New Gene Therapy Results Announced at World Muscle Congress

By Cure SMA | Published On October 6, 2015

Nationwide Children’s Hospital/AveXis recently announced new results from their ongoing Phase 1 trial of systemic gene therapy for SMA. Dr. Jerry R. Mendell, Director of the Center for Gene Therapy at The Research Institute at Nationwide Children’s Hospital (NCH), made the presentation at last week’s World Muscle Congress in the United Kingdom.

Dr. Mendell, lead investigator in the study, reported preliminary observations from the ongoing study including survival data which indicated that none of the patients in this study have reached an “event”, which is defined as death or until a patient requires at least 16 hours of continuous respiratory assistance for at least two weeks in the absence of an acute reversible illness. Additionally, Dr. Mendell described the motor function improvement observed in all patients, as measured by The Children’s Hospital of Philadelphia Infant Test of Neuromuscular Disorders (CHOP-INTEND), a test developed to measure motor skills of patients with SMA Type 1. All patients in this study showed improvement in CHOP-INTEND scores, with modest improvement in the low-dose treatment group and greater improvement in the mid-dose treatment group.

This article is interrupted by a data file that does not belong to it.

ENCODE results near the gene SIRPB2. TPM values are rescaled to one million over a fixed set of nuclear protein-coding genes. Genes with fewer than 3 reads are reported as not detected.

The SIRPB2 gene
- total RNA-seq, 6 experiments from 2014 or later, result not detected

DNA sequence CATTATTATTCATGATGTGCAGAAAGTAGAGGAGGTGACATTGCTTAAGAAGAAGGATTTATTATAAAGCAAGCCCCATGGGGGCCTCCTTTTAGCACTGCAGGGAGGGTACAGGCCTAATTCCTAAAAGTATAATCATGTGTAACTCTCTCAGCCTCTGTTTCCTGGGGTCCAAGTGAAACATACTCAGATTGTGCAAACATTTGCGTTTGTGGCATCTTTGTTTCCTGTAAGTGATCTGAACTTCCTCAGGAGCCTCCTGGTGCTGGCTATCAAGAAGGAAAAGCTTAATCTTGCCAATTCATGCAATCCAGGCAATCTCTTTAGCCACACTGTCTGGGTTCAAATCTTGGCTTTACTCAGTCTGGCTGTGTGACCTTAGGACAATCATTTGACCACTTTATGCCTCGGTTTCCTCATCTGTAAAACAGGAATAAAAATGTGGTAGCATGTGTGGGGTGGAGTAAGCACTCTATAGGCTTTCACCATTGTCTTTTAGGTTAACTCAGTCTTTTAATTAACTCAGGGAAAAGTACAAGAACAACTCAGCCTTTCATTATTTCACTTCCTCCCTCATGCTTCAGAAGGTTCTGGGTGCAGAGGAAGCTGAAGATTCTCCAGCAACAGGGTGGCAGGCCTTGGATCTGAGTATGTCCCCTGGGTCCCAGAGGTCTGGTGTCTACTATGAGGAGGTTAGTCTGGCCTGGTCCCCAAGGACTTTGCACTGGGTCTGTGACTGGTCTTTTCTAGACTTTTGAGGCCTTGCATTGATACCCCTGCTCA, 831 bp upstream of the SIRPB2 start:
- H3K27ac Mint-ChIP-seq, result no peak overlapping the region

Dr. Mendell stated that AVXS-101 appears to be generally safe and well tolerated in the patients studied to date.

Cure SMA Funds Multiple Gene Therapy Approaches

Beginning in 2010, Cure SMA made a series of grants to Nationwide Children’s Hospital to study gene therapy, also called gene transfer. Spinal muscular atrophy (SMA) is caused by a mutation in the survival motor neuron 1 gene (SMN1). Because of this mutation, the individual does not produce enough survival motor neuron (SMN) protein.

Gene transfer may increase SMN levels by using a virus, called a vector, to deliver the SMN1 gene to affected cells. Dr. Brian Kaspar and Dr. Mendell discovered that Adeno-associated virus serotype 9 (AAV9) had the unique ability to cross the blood brain barrier and the Blood-Cerebrospinal Fluid Barrier (CSF).

Currently, two approaches are being studied: an injection into a vein, known as systemic delivery, which is the process being tested in this current trial, and delivery directly into the cerebrospinal spinal fluid (CSF), a process known as CSF-delivered gene therapy.

In total, Cure SMA has granted $845,000 for gene therapy, including support for both the systemic program and the CSF program.

Topics: Clinical Trials, Front Page News

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